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MSP Advice - Black Primer


japenny_902
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Hello Everyone,

 

I'm seeking a little input for my spring paint purchase.  I'm considering going over to Reaper Master Series and phasing out P3 and GW.  My concern is how well do master series paints cover over a dark primer?  For units and faster style painting, I find it suits my tastes to use a black primer over a white or gray.  I do kind of a dark to light, loose to tight style of work.

 

Any input would be appreciated.

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These days I paint over a white primer.

 

But sometimes I use black.

 

I painted these girls in bright colours with Reaper paints over a Black Primer.

So they work well.

 

http://forum.reapermini.com/index.php?/topic/60449-02967-alastriel-elf-sorceress-by-glitterwolf/&/topic/60449-02967-alastriel-elf-sorceress/?hl=alastriel

 

http://forum.reapermini.com/index.php?/topic/60458-02986-eldessa-necromancer/&hl=eldessa

 

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Most paints will coat over black given enough coats. My impression of your question is that you're looking for as few coats as possible to maximize speed of painting. I am not at all familiar with the current line of GW paints, and it's been a while since I used P3s. I have 'em, I'm just more accustomed to my Master Series so reach for those first. 

For trying Reaper paints, my advice to you would be to select from the HD lines. This includes the original HD (paints starting with SKU numbers 29***) and the Bones HD paints (which start with SKU numbers 094**). These are formulated to paint with fewer coats than some of the Master Series Core line would. Note that these are not the triad system paints, so if the triad system is what is interesting you to try Reaper paints, the triads may not suit your other preferences. Between the two HD sets there is a pretty nice colour array, and many colours will have a range from light to dark that is similar to the idea of the triads. 

It's also worth noting that pigments limit the opacity of any paints. Bright yellows, reds, and greens tend to be transparent in any paint line, because of the nature of the pigments. One way to mix a paint to look more opaque is to formulate the colour with a bit of white and/or black added, but doing so tamps down the intensity of the colour. So the HD reds are more opaque than most of the core MSP reds, but they're still going to require a few coats to cover, and that's likely true of your GW and P3 paints, too. (I love the HD reds and use them pretty much exclusively unless I"m being really specific about colour choices.)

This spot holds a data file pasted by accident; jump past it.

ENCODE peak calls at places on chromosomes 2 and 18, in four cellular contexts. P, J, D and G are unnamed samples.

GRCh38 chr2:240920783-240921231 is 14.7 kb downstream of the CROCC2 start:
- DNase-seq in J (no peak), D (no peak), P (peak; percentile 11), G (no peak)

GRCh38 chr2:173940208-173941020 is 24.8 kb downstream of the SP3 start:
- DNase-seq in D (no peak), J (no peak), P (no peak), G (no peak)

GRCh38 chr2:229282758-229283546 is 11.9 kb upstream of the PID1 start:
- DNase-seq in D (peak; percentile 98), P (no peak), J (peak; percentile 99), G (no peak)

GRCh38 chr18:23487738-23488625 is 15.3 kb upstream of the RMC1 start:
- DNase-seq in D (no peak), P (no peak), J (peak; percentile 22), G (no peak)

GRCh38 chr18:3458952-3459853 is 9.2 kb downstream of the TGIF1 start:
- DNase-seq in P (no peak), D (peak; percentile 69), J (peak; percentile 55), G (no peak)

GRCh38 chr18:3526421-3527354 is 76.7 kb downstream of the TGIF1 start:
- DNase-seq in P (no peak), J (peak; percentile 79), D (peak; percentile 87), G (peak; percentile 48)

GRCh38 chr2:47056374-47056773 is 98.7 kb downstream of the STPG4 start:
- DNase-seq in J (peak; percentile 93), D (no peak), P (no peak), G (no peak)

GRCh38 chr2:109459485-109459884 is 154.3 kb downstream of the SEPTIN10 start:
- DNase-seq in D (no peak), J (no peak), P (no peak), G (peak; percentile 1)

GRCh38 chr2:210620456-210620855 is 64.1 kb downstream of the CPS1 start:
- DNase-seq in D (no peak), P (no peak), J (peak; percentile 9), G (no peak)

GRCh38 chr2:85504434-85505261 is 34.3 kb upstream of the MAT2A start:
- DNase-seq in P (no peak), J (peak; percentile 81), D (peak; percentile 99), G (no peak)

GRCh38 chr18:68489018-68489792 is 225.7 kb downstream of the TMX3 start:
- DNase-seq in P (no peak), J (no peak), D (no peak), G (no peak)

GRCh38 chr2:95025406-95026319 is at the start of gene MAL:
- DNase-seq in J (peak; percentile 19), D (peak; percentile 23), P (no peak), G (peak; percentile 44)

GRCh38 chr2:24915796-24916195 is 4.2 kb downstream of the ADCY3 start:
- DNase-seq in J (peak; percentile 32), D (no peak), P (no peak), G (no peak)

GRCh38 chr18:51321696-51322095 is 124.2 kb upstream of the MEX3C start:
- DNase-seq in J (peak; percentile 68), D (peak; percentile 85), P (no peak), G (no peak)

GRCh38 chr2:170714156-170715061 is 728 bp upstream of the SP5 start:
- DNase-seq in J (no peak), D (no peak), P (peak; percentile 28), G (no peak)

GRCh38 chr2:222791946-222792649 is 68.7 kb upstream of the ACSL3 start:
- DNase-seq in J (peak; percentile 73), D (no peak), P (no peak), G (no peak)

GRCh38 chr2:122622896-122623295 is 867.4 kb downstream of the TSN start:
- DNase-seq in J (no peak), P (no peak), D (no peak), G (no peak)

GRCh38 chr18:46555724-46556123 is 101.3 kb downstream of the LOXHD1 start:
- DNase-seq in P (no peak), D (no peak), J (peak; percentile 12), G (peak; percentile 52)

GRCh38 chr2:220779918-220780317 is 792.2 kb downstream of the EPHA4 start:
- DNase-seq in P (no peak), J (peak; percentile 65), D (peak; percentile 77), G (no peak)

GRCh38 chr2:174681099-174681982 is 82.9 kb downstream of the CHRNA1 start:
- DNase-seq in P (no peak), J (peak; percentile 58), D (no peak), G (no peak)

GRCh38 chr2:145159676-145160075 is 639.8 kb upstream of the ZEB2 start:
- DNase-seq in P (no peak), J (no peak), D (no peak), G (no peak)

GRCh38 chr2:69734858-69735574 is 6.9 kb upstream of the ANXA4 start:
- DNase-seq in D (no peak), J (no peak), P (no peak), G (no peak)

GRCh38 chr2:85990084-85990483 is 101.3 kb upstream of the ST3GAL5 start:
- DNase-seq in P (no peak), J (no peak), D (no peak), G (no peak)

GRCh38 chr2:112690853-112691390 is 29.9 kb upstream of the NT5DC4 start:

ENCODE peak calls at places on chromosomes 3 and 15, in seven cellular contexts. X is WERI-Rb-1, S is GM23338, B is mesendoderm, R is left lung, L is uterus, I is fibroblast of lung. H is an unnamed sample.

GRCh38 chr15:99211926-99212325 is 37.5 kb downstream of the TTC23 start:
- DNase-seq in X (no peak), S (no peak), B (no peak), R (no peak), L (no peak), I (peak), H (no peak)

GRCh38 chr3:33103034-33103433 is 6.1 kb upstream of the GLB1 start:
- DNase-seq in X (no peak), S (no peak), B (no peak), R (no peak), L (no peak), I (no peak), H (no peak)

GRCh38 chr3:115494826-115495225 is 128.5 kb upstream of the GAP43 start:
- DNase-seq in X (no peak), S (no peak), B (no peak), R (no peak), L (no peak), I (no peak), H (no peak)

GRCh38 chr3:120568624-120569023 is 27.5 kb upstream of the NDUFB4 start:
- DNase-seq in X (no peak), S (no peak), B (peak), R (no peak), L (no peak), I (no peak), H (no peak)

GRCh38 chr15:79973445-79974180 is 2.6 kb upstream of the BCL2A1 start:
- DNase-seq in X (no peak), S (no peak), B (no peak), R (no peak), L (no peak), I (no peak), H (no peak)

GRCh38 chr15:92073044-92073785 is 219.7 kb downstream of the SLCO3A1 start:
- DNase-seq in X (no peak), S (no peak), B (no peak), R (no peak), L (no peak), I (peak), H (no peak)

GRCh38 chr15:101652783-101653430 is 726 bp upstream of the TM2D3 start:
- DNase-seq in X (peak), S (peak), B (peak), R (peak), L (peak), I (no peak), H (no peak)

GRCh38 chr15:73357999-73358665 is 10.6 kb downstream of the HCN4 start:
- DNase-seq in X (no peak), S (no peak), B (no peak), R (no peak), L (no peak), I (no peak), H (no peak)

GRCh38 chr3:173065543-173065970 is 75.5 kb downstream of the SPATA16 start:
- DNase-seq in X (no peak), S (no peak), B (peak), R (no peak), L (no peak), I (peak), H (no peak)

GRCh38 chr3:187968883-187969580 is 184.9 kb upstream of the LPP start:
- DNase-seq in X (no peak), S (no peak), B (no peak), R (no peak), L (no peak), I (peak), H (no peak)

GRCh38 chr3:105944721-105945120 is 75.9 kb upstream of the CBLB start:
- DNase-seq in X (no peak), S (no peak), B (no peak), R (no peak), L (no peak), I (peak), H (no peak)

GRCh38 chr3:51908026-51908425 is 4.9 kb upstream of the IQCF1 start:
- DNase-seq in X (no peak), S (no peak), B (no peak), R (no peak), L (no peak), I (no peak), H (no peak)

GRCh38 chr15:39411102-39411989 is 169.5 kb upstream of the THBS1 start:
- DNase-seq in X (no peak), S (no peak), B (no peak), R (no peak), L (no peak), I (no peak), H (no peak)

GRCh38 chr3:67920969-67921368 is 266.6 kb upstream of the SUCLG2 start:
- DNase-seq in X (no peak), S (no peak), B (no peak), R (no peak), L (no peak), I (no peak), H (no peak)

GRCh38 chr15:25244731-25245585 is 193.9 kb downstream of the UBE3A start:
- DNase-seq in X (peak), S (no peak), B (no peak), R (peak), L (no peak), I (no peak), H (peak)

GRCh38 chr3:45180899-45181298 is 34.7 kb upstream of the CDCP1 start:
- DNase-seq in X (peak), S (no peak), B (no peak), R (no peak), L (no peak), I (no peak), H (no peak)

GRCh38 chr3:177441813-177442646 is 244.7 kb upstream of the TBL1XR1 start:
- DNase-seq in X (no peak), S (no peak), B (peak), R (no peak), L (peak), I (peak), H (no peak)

Likewise, there are certain pigments that are by nature much more opaque. Most browns, neutrals, and skin tones are on the more opaque side, including those in the MSP core line. Colours that are more muted also tend to be more opaque, and the core MSP line has plenty of those. There are exceptions (browns with a lot of yellow or orange pigment tend to be more transparent), of course, but it's a decent guideline for choosing colours between the lines.

All three of those paint ranges should mix together just fine. So you should be able to buy a few Reaper paints to try out to see if you like. There can be some differences between paint lines, and some people will notice that more than others, depending on your painting style and how used to your current paints you are. I had trouble working with the P3 when I first tried them just for lack of familiarity. I found it helpful to use a mix of the new paints and ones I was more familiar with to start getting used to them. Though conversely it can also be helpful to get to know a paint line by painting a few figures with just the new paint and pushing yourself to figure out how to use them well with how you like to paint.